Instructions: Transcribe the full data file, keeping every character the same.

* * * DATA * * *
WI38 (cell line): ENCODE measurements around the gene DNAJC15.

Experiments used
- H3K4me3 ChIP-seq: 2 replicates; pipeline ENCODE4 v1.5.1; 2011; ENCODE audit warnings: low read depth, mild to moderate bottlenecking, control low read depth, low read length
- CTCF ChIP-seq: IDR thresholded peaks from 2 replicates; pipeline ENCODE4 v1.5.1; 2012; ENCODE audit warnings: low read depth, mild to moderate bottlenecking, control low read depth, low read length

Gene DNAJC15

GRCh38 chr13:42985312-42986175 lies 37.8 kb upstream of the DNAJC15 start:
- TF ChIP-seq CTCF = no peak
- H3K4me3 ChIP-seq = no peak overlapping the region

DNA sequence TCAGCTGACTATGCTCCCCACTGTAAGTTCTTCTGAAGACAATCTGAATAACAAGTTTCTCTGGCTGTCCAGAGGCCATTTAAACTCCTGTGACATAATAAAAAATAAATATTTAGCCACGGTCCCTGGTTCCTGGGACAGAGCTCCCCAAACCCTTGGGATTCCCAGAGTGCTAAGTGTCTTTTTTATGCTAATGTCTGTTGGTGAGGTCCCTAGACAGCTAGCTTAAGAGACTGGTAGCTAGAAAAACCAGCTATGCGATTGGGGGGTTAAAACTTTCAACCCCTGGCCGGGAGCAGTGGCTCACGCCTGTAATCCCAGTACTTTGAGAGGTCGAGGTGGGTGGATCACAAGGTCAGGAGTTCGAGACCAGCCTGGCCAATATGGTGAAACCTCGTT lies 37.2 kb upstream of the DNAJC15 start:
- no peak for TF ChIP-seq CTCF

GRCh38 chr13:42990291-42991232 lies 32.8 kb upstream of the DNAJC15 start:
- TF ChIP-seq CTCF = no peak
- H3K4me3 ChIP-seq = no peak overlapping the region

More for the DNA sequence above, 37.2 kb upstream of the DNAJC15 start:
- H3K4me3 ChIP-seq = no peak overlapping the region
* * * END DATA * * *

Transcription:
WI38 (cell line): ENCODE measurements around the gene DNAJC15.

Experiments used
- H3K4me3 ChIP-seq: 2 replicates; pipeline ENCODE4 v1.5.1; 2011; ENCODE audit warnings: low read depth, mild to moderate bottlenecking, control low read depth, low read length
- CTCF ChIP-seq: IDR thresholded peaks from 2 replicates; pipeline ENCODE4 v1.5.1; 2012; ENCODE audit warnings: low read depth, mild to moderate bottlenecking, control low read depth, low read length

Gene DNAJC15

GRCh38 chr13:42985312-42986175 lies 37.8 kb upstream of the DNAJC15 start:
- TF ChIP-seq CTCF = no peak
- H3K4me3 ChIP-seq = no peak overlapping the region

DNA sequence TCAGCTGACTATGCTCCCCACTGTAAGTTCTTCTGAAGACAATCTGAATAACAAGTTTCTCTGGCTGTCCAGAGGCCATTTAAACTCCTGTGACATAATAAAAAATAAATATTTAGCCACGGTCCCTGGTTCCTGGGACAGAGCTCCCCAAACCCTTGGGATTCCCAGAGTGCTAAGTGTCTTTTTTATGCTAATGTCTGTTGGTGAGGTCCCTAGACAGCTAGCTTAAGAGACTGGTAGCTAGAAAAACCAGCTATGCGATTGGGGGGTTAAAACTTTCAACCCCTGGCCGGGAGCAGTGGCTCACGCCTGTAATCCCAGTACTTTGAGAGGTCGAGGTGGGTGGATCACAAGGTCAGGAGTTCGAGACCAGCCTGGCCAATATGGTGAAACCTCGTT lies 37.2 kb upstream of the DNAJC15 start:
- no peak for TF ChIP-seq CTCF

GRCh38 chr13:42990291-42991232 lies 32.8 kb upstream of the DNAJC15 start:
- TF ChIP-seq CTCF = no peak
- H3K4me3 ChIP-seq = no peak overlapping the region

More for the DNA sequence above, 37.2 kb upstream of the DNAJC15 start:
- H3K4me3 ChIP-seq = no peak overlapping the region